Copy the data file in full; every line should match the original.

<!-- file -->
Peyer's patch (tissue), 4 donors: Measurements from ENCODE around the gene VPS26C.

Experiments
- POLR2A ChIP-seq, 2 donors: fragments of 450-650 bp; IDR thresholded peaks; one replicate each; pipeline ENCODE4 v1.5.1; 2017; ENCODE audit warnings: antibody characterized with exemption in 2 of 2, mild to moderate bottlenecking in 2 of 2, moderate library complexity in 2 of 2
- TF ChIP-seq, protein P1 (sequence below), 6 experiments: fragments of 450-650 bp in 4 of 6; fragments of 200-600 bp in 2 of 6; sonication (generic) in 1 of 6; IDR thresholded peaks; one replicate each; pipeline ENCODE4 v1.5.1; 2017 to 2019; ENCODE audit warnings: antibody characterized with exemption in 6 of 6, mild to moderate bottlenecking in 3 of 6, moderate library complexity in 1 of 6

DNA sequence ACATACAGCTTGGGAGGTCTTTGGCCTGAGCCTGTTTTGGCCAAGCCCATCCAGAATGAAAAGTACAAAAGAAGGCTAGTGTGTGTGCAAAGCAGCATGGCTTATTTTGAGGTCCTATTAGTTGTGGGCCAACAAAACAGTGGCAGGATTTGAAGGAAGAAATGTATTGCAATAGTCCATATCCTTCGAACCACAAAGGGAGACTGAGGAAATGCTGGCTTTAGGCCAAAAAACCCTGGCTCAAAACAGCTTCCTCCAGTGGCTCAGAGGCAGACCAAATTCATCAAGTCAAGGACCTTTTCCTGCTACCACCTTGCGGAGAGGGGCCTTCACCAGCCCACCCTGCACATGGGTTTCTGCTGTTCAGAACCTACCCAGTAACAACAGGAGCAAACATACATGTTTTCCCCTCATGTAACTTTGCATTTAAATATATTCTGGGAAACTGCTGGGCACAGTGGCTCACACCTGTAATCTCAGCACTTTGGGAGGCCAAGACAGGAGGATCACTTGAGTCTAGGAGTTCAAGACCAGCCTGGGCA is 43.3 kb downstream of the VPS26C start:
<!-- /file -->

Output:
Peyer's patch (tissue), 4 donors: Measurements from ENCODE around the gene VPS26C.

Experiments
- POLR2A ChIP-seq, 2 donors: fragments of 450-650 bp; IDR thresholded peaks; one replicate each; pipeline ENCODE4 v1.5.1; 2017; ENCODE audit warnings: antibody characterized with exemption in 2 of 2, mild to moderate bottlenecking in 2 of 2, moderate library complexity in 2 of 2
- TF ChIP-seq, protein P1 (sequence below), 6 experiments: fragments of 450-650 bp in 4 of 6; fragments of 200-600 bp in 2 of 6; sonication (generic) in 1 of 6; IDR thresholded peaks; one replicate each; pipeline ENCODE4 v1.5.1; 2017 to 2019; ENCODE audit warnings: antibody characterized with exemption in 6 of 6, mild to moderate bottlenecking in 3 of 6, moderate library complexity in 1 of 6

DNA sequence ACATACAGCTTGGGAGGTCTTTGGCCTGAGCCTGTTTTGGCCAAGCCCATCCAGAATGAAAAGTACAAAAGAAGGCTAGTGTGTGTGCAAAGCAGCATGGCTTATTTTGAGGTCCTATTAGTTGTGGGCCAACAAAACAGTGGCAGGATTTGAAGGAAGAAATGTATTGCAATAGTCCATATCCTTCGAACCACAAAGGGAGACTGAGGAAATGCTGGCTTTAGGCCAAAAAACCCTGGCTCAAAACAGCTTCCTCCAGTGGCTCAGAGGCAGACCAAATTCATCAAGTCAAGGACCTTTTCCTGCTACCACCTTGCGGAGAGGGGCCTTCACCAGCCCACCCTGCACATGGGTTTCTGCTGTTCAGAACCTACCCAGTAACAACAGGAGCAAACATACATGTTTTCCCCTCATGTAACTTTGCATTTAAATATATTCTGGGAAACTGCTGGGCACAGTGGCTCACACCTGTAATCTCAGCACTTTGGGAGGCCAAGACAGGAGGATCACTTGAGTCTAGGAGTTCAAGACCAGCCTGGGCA is 43.3 kb downstream of the VPS26C start: